TRS : 48hours Is My Timing Programme – Bashir

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The Nigeria Customs Service (NCS) has commenced a Time Release Study (TRS) to ascertain the effectiveness and efficiency of trade facilitation in Nigeria seaports.

This is necessary according to the service to fathom if the rating of the World Bank of Nigeria is actually what obtains in the country’s trade.

Recall that Nigeria has at different times rated as the 183rd among the 189 and 110th among 119 countries where the studies were carried out on trade facilitation.
The NCS maintained that all the indexes used in the rating were done by the World Bank and that the criteria used were not comprehensive enough hence the need for the study in the country where stakeholders’ opinions and other relevant agencies involved in release of goods from the port would be sampled to generate accurate facts and figures to arrive at the accurate submission.

The Coordinator of the TRS, Comptroller Wale Adeniyi while speaking with journalists after the meeting with the stakeholders stated that the study would afford the country to know what necessary approach to trade facilitation.

According to Comptroller Adeniyi, the pilot stage is to create awareness about the study among stakeholders as well as to have an interaction with them for necessary inputs that will help in making decisions.

He said, “We are here to meet stakeholders to create awareness about the Time Release Study (TRS) Project. Time Release Study is a project that customs administration all over the world can use as a tool to measure how effective their trade facilitation measures are.

“You could automate your procedure, you could change your law, you could put the right people in the right place but you can still see how efficient these things are in terms of how much of time it takes to process the time of arrival to the time of exit from the port.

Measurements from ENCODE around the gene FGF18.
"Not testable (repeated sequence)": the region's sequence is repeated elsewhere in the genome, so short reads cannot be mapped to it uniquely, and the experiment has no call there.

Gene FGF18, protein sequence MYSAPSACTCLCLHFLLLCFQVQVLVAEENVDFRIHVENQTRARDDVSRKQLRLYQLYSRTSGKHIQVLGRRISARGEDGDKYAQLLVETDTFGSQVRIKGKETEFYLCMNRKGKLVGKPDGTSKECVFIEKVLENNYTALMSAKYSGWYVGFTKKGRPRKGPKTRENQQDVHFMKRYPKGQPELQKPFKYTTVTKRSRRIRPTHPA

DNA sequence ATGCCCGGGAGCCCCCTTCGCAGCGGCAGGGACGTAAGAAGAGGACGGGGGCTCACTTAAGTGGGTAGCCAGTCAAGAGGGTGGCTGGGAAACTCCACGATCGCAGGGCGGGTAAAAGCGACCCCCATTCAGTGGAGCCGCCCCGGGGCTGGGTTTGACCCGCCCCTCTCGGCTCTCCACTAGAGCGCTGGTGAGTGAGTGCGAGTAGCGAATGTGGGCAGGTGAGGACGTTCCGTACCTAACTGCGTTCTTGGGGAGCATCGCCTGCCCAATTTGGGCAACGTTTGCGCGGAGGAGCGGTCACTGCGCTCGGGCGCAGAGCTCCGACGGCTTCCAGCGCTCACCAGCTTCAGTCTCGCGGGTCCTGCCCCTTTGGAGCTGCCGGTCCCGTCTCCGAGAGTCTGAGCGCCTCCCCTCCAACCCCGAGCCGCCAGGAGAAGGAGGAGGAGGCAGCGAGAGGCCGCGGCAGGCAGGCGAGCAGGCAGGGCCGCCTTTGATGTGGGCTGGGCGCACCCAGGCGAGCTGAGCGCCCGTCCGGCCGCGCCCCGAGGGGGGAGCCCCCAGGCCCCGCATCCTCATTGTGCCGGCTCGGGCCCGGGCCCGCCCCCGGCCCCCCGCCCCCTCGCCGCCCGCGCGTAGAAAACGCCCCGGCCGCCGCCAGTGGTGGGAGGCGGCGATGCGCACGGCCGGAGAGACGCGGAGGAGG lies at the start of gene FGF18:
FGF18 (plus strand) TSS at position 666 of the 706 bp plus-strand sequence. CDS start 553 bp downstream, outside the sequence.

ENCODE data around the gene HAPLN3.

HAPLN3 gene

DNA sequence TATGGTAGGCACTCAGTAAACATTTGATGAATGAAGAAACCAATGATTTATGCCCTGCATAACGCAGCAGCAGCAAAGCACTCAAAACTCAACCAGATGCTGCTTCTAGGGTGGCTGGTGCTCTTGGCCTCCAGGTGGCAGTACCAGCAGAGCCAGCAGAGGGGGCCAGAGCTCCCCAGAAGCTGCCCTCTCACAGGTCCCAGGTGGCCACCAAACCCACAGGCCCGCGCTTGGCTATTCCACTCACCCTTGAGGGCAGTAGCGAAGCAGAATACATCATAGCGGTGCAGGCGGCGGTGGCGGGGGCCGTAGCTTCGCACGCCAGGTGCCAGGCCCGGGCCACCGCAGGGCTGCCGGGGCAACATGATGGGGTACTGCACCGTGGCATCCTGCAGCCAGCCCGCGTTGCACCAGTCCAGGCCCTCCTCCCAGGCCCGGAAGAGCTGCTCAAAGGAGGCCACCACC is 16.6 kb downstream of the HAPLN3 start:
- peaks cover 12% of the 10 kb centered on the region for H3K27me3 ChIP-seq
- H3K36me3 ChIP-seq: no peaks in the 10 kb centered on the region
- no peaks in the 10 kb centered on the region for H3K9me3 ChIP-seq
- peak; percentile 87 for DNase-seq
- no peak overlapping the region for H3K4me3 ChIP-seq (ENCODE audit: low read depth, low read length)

“So, this is what TRS is all about and it is being executed by a working group that comprises the customs and all the stakeholders that are involved in the release of goods from the port.
“The stage we are now is that we have come up with a questionnaire what time did your cargo arrive at the port, what time was the rotation number given, what time you get to customs, what time did you pay, how long did it take customs to process, what time did it take government agencies to process and all stuffs like that.
“We will look at where the bottlenecks are, we will then have discussions with stakeholders to see what we can do about those bottlenecks.

“Is it about changing the laws, is it about changing the procedure, is it anout reducing the number of people intervention that are involved. This is what this study is about. It is a more scientific approach to trade facilitation.
“All other indexes for earlier study were done by the World Bank and we discovered that that the criteria they used were not comprehensive enough. They don’t talk to the stakeholders enough.

The study which has a life span of six months started in July and is expected to round off in September.

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